Can a creditor take my entire pay cheque to satisfy a debt?
No. The law in BC says a creditor can garnish up to 30% of a debtor’s net income. This means you’d keep at least 70% of your pay cheque. However, if a creditor’s claim is for spousal or child support payments, they can garnish up to 50%.
You can apply to court for an order allowing you to protect more than 70% of your wages from garnishment. You need to present evidence to a judge that you or your family are suffering financial hardship. The process is similar to that described under “Deal with the problem”, above.
Can a creditor take money from my bank account without telling me?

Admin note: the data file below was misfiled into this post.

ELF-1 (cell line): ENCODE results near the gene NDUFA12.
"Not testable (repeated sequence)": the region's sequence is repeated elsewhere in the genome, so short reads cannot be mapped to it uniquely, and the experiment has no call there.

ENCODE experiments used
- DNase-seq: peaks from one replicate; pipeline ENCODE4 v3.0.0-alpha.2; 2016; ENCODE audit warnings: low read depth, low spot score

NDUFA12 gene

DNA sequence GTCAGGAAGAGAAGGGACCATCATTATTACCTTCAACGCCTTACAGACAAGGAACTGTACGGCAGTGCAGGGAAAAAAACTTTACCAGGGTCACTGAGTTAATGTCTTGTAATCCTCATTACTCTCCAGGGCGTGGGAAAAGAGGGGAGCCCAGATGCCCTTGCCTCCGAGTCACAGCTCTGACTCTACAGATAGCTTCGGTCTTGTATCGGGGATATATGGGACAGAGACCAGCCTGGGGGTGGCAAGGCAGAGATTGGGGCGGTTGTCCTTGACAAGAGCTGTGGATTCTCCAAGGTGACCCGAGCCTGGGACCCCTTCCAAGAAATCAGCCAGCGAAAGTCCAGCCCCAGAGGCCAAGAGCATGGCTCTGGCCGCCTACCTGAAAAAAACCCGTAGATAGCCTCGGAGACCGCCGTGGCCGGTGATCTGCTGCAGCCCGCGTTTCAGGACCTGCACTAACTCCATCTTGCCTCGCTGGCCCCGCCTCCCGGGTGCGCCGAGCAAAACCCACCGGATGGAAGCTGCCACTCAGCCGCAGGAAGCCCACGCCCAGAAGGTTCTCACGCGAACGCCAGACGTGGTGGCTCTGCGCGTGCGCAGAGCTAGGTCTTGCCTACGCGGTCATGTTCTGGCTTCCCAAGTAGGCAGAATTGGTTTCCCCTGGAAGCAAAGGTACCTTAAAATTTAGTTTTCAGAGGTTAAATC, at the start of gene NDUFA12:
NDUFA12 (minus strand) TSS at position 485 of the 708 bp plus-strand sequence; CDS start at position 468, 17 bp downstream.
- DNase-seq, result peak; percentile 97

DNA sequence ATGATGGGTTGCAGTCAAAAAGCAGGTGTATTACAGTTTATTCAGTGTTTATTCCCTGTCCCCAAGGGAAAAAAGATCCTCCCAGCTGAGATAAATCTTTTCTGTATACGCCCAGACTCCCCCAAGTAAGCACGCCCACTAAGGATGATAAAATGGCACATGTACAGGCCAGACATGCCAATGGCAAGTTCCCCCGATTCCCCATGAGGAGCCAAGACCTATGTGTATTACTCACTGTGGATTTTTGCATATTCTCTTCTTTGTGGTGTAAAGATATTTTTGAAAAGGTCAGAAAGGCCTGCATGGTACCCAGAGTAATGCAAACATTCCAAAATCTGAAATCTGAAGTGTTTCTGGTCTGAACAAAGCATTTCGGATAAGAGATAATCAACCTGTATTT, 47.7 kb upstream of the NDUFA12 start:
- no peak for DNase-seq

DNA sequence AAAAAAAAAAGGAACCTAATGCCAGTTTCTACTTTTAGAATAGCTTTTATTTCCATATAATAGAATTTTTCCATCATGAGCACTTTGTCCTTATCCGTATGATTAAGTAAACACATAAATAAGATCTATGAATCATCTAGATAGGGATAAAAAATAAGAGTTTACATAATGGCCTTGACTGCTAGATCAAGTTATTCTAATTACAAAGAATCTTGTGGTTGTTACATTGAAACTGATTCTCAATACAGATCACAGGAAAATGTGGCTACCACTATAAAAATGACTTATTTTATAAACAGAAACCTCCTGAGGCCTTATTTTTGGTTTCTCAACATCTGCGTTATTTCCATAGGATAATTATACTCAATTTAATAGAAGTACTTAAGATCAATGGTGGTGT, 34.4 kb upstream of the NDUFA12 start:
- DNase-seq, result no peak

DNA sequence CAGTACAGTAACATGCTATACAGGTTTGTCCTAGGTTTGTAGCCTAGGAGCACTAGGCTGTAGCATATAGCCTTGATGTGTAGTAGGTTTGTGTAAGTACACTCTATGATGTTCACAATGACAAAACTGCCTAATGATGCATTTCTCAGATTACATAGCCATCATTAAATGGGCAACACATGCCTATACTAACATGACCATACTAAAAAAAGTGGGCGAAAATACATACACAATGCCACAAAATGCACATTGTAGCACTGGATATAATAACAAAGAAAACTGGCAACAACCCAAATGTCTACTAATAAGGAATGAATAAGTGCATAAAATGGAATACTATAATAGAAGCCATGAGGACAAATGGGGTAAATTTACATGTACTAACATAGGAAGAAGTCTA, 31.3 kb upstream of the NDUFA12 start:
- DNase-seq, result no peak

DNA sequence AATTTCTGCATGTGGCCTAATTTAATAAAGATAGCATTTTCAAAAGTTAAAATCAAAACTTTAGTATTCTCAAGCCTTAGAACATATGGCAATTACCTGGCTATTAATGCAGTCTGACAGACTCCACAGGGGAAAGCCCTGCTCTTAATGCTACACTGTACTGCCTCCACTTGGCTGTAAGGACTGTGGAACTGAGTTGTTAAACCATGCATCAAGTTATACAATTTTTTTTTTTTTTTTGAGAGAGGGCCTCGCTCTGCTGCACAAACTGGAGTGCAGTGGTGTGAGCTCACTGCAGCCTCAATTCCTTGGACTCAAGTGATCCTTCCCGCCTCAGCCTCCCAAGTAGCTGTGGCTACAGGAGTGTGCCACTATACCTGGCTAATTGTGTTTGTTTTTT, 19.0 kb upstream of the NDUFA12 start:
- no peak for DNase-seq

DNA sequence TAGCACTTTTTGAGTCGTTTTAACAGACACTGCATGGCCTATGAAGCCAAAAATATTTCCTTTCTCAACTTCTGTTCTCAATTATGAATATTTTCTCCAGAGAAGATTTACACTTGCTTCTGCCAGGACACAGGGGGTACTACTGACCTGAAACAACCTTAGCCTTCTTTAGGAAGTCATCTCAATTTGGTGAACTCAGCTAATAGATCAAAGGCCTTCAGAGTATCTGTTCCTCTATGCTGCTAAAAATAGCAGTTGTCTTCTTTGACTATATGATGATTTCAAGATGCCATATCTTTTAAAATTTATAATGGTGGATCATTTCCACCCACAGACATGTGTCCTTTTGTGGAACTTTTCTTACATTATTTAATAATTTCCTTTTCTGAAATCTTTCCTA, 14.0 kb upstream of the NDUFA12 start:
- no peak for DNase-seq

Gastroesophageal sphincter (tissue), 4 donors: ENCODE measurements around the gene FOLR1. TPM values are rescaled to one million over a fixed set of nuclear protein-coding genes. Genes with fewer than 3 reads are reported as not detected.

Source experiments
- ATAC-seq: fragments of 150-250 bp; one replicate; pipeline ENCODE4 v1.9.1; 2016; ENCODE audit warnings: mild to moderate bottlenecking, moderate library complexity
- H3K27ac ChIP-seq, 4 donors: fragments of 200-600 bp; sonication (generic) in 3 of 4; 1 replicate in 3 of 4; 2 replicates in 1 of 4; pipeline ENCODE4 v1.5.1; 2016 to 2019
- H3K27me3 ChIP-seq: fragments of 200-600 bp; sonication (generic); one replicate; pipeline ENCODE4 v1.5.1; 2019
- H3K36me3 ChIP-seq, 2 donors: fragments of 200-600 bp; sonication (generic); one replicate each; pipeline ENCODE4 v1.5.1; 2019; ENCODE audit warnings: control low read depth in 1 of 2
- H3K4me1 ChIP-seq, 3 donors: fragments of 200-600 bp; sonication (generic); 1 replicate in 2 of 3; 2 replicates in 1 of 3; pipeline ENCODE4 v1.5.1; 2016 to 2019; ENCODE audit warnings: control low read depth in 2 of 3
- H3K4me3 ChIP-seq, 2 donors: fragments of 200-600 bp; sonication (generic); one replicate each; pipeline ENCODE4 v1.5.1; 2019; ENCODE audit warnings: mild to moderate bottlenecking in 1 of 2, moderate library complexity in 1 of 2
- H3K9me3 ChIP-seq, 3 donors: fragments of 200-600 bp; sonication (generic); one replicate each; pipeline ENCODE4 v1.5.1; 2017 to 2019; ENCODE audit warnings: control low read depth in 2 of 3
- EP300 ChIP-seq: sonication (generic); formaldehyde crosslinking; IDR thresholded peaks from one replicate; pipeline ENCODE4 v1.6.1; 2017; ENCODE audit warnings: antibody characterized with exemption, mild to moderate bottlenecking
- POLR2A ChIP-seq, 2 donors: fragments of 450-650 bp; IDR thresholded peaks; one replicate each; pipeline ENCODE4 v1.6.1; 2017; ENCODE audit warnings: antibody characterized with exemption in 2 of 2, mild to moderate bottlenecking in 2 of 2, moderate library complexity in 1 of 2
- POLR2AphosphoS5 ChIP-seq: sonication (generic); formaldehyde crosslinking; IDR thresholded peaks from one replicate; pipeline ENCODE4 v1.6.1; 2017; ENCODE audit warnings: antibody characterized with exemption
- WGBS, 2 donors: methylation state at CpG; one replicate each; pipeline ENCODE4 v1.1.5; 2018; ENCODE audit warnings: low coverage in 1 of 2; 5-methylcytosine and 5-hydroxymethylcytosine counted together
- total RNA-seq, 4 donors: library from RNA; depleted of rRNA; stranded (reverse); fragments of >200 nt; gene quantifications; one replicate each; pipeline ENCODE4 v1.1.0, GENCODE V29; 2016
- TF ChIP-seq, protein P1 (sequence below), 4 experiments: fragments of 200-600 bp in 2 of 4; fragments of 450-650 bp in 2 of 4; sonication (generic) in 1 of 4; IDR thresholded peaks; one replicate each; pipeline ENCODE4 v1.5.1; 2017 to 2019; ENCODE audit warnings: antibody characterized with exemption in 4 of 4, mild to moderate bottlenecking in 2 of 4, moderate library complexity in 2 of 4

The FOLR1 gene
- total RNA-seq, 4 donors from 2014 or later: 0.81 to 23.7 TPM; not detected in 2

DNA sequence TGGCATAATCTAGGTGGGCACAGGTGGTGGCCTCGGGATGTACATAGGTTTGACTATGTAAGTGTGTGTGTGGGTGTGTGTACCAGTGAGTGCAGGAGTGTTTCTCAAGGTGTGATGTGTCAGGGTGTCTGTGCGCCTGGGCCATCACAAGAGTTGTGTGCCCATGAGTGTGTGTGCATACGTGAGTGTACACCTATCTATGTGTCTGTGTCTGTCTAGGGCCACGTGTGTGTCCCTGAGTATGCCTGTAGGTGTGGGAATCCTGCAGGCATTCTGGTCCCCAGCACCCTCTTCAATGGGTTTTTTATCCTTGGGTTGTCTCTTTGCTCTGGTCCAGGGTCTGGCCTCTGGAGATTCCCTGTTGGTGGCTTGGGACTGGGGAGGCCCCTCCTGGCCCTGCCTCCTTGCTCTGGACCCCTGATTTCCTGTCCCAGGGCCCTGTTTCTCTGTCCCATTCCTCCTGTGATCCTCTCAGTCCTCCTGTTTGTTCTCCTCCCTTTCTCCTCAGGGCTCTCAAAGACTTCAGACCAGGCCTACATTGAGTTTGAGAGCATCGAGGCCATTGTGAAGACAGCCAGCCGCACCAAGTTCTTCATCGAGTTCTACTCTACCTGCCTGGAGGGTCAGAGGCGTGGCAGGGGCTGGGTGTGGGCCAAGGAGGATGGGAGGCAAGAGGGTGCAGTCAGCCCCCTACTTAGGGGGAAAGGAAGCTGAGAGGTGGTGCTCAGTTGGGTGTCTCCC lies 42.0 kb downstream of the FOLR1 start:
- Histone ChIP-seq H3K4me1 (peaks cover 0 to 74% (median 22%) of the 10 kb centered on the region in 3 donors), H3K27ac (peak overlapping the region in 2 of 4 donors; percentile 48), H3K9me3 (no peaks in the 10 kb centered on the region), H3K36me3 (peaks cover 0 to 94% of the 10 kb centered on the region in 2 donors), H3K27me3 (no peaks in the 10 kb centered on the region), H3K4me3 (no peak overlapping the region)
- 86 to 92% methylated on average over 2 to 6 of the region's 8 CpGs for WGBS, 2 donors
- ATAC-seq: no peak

Yes. A creditor can apply for an order to garnish your bank account without notifying you. The creditor doesn’t need to have a judgment against you to do so.
The creditor must start a lawsuit against you for the debt before getting a garnishing order. Often, creditors will start a lawsuit and apply for a garnishing order at the same time. So you might not know about the garnishing order until you’re served with the legal paperwork.
Money that’s garnished from a bank account is paid into court. The creditor can’t access the money until they get a judgment against you.
I receive income assistance payments. Can my creditors take this money?
Typically, no. The law in BC protects income assistance and hardship assistance payments from garnishment. However, some government agencies, such as the Family Maintenance Enforcement Program, are able to garnish these types of benefits.
See the “Understand your legal rights” section above.